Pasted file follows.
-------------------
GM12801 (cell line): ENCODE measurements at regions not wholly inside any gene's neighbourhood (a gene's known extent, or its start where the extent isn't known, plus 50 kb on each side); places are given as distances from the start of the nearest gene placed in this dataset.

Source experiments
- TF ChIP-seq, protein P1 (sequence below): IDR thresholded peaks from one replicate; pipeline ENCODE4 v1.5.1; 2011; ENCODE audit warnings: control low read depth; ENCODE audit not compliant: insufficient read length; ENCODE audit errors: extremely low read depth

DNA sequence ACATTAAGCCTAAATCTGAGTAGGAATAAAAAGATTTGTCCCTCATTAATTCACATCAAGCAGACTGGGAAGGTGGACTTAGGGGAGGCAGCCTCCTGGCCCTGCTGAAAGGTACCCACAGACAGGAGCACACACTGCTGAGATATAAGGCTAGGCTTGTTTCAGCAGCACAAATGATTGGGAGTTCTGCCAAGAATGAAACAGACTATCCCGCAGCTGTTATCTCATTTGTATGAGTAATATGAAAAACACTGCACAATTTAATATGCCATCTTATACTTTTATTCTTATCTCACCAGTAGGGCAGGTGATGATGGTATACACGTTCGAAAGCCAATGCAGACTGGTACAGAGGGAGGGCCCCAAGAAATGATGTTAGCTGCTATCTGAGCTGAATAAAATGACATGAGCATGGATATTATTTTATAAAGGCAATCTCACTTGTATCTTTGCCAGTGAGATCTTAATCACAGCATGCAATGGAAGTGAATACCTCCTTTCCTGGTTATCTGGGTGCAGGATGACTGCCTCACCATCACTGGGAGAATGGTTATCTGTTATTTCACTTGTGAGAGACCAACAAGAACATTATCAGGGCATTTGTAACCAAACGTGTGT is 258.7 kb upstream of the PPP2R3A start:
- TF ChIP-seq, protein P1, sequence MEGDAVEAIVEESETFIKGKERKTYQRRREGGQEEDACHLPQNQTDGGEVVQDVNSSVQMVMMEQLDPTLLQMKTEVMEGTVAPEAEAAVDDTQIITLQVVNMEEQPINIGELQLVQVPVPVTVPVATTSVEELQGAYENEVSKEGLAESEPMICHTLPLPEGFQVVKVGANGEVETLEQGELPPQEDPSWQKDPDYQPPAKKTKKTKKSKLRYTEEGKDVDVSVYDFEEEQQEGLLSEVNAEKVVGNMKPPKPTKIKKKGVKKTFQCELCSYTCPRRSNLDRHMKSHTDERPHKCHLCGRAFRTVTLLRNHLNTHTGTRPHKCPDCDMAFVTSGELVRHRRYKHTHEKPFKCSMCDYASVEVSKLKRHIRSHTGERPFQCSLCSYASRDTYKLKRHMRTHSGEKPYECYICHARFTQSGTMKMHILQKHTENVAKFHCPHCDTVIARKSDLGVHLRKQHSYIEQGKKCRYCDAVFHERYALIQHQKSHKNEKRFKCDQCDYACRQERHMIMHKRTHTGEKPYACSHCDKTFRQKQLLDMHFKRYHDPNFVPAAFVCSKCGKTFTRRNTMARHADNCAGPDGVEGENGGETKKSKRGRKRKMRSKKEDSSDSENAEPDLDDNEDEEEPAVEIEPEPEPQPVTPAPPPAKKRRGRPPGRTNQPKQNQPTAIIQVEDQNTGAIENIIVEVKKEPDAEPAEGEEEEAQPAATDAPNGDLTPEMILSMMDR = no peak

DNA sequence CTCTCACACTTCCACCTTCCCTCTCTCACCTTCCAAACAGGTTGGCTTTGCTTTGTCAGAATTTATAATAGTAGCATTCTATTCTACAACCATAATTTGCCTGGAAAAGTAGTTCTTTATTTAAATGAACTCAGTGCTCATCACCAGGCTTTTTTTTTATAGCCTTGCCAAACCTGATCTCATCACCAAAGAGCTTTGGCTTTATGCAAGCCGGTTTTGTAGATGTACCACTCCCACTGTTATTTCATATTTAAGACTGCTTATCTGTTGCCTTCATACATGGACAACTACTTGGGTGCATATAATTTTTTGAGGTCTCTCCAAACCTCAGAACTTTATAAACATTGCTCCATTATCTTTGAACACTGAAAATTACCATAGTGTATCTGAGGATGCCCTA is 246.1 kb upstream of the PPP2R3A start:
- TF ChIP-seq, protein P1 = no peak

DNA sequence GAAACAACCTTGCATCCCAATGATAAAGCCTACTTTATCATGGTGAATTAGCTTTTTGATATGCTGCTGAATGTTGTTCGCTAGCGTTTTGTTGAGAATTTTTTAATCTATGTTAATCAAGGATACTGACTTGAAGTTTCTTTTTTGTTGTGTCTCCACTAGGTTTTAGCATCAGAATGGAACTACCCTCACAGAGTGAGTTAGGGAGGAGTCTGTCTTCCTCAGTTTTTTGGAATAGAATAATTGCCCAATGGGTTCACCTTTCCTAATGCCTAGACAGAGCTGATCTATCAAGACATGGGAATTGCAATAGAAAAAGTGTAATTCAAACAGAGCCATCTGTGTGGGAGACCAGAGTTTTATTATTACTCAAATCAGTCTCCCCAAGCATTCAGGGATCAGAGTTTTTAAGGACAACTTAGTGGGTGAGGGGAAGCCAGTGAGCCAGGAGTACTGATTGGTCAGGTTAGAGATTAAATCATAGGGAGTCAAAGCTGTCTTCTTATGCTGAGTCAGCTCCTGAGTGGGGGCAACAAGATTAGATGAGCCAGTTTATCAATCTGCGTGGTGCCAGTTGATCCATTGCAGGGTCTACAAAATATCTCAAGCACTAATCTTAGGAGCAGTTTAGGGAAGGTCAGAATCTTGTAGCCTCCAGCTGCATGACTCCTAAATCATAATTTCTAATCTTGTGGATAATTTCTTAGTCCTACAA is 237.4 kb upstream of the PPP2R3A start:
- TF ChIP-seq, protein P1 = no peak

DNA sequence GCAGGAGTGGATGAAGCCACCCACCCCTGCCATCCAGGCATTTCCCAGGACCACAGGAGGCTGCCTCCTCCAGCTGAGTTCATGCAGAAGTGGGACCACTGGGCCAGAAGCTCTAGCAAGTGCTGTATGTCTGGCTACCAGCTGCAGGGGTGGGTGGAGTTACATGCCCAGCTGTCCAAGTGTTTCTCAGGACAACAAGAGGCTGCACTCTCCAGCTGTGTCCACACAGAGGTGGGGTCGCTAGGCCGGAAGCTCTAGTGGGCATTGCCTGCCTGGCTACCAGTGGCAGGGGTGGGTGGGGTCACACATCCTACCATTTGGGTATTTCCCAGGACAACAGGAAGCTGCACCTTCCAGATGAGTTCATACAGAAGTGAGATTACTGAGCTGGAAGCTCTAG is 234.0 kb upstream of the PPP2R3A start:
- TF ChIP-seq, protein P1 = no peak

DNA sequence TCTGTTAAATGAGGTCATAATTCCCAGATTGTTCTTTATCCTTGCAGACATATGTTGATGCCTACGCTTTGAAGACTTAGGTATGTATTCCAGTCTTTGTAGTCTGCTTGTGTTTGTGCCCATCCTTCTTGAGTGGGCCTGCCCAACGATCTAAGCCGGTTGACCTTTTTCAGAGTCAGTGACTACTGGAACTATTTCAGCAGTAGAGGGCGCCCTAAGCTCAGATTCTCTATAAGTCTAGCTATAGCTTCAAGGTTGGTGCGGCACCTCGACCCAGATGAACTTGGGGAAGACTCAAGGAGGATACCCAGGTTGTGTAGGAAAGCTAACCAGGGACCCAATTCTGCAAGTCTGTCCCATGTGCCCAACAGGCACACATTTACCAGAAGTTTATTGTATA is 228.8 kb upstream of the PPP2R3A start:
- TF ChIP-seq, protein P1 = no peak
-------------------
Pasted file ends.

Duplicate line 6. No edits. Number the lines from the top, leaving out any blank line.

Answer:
DNA sequence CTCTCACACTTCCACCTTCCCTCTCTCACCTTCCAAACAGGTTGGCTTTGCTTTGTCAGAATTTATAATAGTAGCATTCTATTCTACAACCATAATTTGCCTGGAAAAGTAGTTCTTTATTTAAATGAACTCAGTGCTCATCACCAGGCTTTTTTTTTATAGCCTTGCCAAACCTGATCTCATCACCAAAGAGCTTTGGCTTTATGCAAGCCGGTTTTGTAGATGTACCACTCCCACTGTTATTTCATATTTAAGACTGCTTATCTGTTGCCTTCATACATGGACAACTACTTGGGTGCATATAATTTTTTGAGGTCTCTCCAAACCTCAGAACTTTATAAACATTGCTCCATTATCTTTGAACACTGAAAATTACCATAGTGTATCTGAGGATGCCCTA is 246.1 kb upstream of the PPP2R3A start: